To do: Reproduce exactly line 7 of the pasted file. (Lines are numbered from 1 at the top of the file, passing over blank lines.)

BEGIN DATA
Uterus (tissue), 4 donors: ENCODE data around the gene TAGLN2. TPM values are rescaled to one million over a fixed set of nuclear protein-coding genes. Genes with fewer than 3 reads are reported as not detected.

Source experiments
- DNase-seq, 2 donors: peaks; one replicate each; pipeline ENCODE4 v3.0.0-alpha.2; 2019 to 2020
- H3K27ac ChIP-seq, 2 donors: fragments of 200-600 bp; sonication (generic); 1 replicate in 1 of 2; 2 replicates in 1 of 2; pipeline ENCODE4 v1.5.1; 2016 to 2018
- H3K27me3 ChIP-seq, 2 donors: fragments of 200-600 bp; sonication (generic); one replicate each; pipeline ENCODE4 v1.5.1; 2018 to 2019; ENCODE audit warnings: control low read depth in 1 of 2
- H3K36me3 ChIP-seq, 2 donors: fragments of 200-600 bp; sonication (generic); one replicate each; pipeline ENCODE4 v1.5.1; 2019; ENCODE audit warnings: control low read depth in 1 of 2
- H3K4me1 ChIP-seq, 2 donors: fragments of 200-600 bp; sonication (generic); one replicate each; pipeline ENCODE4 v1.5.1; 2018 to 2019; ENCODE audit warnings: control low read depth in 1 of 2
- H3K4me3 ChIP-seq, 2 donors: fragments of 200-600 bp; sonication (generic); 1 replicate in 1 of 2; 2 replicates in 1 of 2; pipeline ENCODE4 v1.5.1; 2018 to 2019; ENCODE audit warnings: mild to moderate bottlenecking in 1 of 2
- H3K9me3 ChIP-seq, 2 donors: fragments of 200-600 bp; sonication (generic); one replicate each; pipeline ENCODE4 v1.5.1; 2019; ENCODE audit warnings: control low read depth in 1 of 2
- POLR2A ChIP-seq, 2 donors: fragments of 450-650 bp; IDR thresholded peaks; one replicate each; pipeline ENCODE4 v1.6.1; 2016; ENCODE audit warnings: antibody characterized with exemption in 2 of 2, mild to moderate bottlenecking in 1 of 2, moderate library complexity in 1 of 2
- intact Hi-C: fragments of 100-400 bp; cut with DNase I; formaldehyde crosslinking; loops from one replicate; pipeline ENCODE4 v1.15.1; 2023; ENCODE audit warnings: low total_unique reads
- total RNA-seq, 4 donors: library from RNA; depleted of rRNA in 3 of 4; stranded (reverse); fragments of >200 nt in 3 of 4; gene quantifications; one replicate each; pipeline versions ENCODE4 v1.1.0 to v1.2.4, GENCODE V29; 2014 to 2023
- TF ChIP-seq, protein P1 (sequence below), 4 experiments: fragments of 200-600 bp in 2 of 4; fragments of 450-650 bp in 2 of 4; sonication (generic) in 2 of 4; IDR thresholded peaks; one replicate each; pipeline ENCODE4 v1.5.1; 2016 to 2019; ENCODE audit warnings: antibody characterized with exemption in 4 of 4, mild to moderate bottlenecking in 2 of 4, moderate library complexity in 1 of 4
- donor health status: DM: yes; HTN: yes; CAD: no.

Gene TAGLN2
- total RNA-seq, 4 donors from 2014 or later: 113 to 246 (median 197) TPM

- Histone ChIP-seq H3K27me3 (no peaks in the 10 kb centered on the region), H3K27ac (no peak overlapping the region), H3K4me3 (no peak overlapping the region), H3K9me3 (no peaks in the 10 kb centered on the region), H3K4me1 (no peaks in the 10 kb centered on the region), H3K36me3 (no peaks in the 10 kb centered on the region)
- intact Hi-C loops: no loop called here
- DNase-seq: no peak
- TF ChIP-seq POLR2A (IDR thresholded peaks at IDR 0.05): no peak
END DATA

- H3K4me1 ChIP-seq, 2 donors: fragments of 200-600 bp; sonication (generic); one replicate each; pipeline ENCODE4 v1.5.1; 2018 to 2019; ENCODE audit warnings: control low read depth in 1 of 2